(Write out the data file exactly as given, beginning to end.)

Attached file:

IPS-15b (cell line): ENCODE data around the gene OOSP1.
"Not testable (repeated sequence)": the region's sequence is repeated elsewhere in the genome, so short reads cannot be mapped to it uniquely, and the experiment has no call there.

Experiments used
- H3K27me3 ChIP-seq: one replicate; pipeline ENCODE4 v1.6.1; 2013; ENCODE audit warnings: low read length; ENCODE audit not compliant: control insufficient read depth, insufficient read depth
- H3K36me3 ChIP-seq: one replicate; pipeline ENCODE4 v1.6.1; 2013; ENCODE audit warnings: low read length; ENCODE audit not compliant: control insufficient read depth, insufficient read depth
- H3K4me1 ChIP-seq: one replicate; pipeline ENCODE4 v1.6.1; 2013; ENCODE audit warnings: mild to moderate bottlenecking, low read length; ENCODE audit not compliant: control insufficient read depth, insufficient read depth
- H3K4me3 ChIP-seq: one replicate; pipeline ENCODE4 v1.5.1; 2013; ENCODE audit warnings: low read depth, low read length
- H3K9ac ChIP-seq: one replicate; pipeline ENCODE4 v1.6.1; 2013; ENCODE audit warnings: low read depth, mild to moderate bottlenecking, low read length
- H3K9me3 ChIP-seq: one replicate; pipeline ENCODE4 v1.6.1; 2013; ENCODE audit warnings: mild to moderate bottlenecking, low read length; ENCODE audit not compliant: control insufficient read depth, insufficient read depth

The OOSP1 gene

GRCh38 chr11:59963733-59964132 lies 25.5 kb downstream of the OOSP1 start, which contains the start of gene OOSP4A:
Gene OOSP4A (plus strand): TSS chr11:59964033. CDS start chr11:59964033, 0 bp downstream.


IPS-15b (cell line): ENCODE data around the gene OOSP1.
"Not testable (repeated sequence)": the region's sequence is repeated elsewhere in the genome, so short reads cannot be mapped to it uniquely, and the experiment has no call there.

Experiments used
- H3K27me3 ChIP-seq: one replicate; pipeline ENCODE4 v1.6.1; 2013; ENCODE audit warnings: low read length; ENCODE audit not compliant: control insufficient read depth, insufficient read depth
- H3K36me3 ChIP-seq: one replicate; pipeline ENCODE4 v1.6.1; 2013; ENCODE audit warnings: low read length; ENCODE audit not compliant: control insufficient read depth, insufficient read depth
- H3K4me1 ChIP-seq: one replicate; pipeline ENCODE4 v1.6.1; 2013; ENCODE audit warnings: mild to moderate bottlenecking, low read length; ENCODE audit not compliant: control insufficient read depth, insufficient read depth
- H3K4me3 ChIP-seq: one replicate; pipeline ENCODE4 v1.5.1; 2013; ENCODE audit warnings: low read depth, low read length
- H3K9ac ChIP-seq: one replicate; pipeline ENCODE4 v1.6.1; 2013; ENCODE audit warnings: low read depth, mild to moderate bottlenecking, low read length
- H3K9me3 ChIP-seq: one replicate; pipeline ENCODE4 v1.6.1; 2013; ENCODE audit warnings: mild to moderate bottlenecking, low read length; ENCODE audit not compliant: control insufficient read depth, insufficient read depth

The OOSP1 gene

GRCh38 chr11:59963733-59964132 lies 25.5 kb downstream of the OOSP1 start, which contains the start of gene OOSP4A:
Gene OOSP4A (plus strand): TSS chr11:59964033. CDS start chr11:59964033, 0 bp downstream.